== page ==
Kaiserschmarrn the Austrian, the Imperial!
A tasty variation, a delightful and full of flavor delicacy, made and consumed immediately.
Popular Austrian dessert with eggs and flour and sugar and for extra flavor a few dried, Greek raisins.
The Imperial dessert is yours!
work: 15′ time: 35′ easy:



Kaiserschmarrn or Kaiserschmarren in German is an Austrian dessert very popular both in the former Austro-Hungarian Empire and in Bavaria. The translation of Kaiserschmarrn has created some etymological discussion. While the "Kaiser" literally translates to mean "emperor" and that is not disputed, can not say the same for "Schmarrn" or more correctly "Schmarren". The "Schmarren" has been translated as a mishmash, a mess, a trifle, nonsense, or even as a mild expletive, but it could also be a smattering, a shuffling.
However, it is generally agreed that the dish is first prepared for the Austrian Emperor Francis Joseph A' (1830-1916).

It comes from the simple but rich cuisine of alpine areas and there are different versions, such as potatoes with apples, cherries… Usually prepared in an open fireplace called Rauchkuchl, a wood fire and into the pan. The Kaiserschmarrn is simply a more sophisticated and richer version of this former staple food, which sometimes consisted only of flour and lard.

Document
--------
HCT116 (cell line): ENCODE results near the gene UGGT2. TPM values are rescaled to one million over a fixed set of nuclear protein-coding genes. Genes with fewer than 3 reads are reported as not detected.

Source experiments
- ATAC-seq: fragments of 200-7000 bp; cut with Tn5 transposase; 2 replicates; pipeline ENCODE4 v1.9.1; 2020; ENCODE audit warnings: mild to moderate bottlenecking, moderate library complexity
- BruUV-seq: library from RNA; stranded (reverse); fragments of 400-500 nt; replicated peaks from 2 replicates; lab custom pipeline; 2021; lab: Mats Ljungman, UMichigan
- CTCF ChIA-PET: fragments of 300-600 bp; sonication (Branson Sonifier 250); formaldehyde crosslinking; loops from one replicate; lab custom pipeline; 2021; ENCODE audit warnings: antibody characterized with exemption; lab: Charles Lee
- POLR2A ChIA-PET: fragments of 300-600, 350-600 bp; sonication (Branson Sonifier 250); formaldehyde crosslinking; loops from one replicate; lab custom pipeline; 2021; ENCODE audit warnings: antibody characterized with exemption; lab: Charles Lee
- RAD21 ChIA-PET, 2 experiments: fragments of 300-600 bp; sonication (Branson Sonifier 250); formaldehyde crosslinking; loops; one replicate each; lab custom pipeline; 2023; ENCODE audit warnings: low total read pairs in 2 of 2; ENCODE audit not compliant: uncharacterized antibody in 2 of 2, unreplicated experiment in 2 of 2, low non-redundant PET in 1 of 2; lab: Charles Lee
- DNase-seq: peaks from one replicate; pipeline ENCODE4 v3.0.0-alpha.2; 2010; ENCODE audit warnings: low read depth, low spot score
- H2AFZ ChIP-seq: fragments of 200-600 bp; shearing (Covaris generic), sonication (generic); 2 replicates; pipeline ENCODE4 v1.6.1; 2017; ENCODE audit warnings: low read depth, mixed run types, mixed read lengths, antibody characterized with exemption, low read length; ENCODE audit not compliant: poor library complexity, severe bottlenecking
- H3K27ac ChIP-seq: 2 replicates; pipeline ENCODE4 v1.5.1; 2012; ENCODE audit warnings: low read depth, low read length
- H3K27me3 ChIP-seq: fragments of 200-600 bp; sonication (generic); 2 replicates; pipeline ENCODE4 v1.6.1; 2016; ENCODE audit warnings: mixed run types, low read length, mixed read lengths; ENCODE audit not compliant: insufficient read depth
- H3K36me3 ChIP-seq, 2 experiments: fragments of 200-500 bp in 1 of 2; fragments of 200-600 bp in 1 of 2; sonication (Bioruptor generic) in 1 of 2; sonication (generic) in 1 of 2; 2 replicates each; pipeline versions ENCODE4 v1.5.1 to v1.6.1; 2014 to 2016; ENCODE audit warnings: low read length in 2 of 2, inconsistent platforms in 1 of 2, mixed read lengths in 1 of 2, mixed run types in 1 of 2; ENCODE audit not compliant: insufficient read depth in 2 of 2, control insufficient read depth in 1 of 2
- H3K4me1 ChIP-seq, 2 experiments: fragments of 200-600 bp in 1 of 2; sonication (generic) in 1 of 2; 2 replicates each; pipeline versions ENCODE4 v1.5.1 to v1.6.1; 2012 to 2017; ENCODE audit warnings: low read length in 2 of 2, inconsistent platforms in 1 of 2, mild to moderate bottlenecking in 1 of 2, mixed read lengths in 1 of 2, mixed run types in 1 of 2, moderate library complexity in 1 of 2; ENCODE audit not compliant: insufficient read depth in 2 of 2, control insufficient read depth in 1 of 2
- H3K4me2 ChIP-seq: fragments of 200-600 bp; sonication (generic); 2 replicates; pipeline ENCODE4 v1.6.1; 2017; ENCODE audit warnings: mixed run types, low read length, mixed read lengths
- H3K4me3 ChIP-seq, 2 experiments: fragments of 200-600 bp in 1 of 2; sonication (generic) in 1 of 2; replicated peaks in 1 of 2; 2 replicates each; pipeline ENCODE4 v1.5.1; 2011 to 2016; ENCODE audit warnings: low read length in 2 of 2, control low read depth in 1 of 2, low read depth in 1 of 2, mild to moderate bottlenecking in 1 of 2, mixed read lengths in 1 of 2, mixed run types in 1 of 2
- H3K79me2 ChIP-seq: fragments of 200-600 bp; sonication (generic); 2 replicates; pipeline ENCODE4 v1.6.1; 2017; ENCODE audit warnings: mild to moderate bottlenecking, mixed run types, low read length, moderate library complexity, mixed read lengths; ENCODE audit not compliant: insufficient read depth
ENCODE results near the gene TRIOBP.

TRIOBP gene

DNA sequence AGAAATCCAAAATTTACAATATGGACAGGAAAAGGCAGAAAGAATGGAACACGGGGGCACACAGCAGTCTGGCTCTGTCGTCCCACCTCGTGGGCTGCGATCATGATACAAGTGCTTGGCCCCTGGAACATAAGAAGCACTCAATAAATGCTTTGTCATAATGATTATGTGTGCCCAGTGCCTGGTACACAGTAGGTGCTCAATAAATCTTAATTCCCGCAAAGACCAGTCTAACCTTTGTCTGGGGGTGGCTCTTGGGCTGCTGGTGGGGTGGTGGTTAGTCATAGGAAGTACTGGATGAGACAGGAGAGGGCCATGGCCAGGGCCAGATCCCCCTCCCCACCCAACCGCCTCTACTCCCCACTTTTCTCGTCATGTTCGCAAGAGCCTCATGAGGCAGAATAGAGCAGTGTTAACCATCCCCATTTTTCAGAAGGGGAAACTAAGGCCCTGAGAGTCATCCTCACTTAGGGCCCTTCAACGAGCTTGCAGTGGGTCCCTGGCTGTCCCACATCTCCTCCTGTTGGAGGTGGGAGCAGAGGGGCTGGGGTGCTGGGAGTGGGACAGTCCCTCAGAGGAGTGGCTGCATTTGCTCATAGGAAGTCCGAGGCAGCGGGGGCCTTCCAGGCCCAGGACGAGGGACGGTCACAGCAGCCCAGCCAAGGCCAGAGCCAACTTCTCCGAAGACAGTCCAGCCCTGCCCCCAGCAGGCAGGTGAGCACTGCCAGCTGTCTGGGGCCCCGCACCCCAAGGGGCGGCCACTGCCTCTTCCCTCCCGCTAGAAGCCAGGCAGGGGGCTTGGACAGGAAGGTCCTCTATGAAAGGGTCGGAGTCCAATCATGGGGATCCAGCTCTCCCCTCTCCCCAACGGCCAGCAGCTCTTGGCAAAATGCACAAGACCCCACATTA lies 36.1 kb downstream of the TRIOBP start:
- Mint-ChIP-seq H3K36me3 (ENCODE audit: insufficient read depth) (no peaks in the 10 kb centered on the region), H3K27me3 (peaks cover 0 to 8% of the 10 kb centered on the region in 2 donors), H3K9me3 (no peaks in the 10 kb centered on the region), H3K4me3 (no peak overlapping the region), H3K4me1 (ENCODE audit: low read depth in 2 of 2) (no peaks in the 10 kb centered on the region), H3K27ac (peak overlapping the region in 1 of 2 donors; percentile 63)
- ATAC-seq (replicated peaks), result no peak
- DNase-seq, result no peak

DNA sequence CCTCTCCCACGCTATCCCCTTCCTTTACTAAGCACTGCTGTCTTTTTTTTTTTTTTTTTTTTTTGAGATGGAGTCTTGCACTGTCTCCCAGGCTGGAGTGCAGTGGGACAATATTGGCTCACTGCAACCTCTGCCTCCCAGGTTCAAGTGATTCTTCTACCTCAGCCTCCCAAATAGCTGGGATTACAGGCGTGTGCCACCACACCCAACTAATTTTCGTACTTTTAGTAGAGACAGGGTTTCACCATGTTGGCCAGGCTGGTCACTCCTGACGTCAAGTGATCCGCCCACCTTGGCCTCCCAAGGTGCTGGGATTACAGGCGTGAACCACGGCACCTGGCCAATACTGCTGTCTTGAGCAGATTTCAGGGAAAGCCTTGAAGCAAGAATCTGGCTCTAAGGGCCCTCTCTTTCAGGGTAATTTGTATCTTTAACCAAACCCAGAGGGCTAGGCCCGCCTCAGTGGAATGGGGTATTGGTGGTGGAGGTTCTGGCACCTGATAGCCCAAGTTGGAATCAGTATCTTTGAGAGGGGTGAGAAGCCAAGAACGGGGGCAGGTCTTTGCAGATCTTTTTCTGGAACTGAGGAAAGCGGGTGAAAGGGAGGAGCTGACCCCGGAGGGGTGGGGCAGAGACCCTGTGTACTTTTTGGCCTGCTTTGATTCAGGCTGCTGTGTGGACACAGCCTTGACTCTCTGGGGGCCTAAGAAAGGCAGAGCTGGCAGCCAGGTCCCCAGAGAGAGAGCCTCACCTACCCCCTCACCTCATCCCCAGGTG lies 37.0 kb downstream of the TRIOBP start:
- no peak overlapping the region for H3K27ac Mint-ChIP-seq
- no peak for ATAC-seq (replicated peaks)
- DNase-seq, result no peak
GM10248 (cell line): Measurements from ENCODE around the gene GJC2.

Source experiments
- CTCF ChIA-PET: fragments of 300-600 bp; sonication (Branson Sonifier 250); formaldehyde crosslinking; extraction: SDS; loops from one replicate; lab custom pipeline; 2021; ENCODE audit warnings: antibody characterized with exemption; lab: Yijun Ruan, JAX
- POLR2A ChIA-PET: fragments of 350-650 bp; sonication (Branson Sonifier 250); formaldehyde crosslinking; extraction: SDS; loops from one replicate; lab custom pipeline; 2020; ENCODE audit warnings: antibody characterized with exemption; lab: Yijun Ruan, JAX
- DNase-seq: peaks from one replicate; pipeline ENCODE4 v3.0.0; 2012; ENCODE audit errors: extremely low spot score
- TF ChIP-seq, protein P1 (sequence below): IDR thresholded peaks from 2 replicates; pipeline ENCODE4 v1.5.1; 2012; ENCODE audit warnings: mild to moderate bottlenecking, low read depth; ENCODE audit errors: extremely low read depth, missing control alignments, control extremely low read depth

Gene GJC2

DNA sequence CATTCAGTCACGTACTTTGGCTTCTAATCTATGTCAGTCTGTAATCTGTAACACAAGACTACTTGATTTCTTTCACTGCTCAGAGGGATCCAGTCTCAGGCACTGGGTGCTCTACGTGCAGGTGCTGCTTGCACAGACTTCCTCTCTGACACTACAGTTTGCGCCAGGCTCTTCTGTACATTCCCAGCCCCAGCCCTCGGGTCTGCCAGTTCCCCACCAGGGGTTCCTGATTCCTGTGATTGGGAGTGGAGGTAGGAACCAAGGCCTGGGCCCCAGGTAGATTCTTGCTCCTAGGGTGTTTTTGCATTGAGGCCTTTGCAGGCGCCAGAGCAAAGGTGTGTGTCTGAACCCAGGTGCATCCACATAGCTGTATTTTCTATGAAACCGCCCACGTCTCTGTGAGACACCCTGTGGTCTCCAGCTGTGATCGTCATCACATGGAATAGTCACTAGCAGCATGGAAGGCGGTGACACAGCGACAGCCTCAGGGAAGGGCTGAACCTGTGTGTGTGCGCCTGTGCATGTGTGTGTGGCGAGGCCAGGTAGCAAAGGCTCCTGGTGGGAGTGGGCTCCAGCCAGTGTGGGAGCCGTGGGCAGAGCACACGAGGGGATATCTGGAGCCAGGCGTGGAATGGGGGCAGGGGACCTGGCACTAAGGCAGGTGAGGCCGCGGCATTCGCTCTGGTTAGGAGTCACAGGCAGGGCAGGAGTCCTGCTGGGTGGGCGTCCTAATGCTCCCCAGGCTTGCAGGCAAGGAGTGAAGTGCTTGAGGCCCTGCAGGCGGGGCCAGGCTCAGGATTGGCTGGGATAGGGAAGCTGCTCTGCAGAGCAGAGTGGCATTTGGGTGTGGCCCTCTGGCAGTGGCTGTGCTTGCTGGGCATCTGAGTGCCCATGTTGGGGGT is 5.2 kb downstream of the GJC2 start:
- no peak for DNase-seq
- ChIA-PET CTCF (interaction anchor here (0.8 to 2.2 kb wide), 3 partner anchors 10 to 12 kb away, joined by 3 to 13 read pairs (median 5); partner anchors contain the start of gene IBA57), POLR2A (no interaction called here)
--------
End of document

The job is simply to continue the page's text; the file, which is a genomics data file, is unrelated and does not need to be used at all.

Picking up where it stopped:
When we make Kaiserschmarrn the whites usually separated from the yolk and beaten in a meringue and then the flour and egg yolks are mixed with sugar, and added to the other ingredients. Recently you find listed ingredients (nuts, cherries, plums, apple jam or small pieces of apple, or caramelized raisins and chopped almonds), which were not in the original recipe and rather are additions made by some cooks based on personal preference. In the original recipe there are only raisins (before cooking, infused with rum).

Serve hot with apple sauce, plum sauce or various fruit compotes or jams, like plum, cherry, strawberry. The Kaiserschmarrn eaten as a dessert, or it can also be eaten for lunch at tourist places, such as restaurants and taverns in the mountains of the Austrian Alps as a full hearty meal.

Ingredients (6 servings)

  • 200 gr (7.1 oz) sour cream or milk
  • 125 gr (4.4 oz) sugar
  • 3 eggs + 2 yolks
  • a pinch of salt
  • 140 gr (4.9 oz) flour
  • 1 tbsp baking powder
  • ½ tsp cinnamon
  • 2 tbsp honey
  • 20 gr (0.71 oz) butter, melted
  • 60 gr (2.1 oz) raisins
  • 30 (1.1 oz) gr almond flakes
Originally separate the yolks from the whites and put them in a separate bowl. Beat with a hand mixer to whip the egg whites with half the sugar.
Leave aside until it's turn.
With the same beaters whisk the egg yolks with the remaining half sugar to rise and whiten.
Mix with the meringue mixture of beaten egg and stir gently with a spatula, until incorporated.
Add the sour cream or milk.
We continue throwing the flour, the baking powder, salt and cinnamon.
Stir gently to mix. Finally incorporate the melted butter, honey and raisins.
Pour the shaken mixture into a form Ø22cm (8.7 inches) lined with greaseproof paper.
Sprinkle with almonds flakes.
Bake at 170°C (338°F, Gas 3.5) with air for 20'-25'.
When cooked remove from the oven and leave it up on a rack to cool.
Remove the wax paper and cut into pieces using two forks. Place the pieces on a platter and sprinkle with powdered sugar.

Instead of powdered sugar enjoy your Sunday morning flooded with maple syrup.

Kaiserschmarrn Zambia Sifaki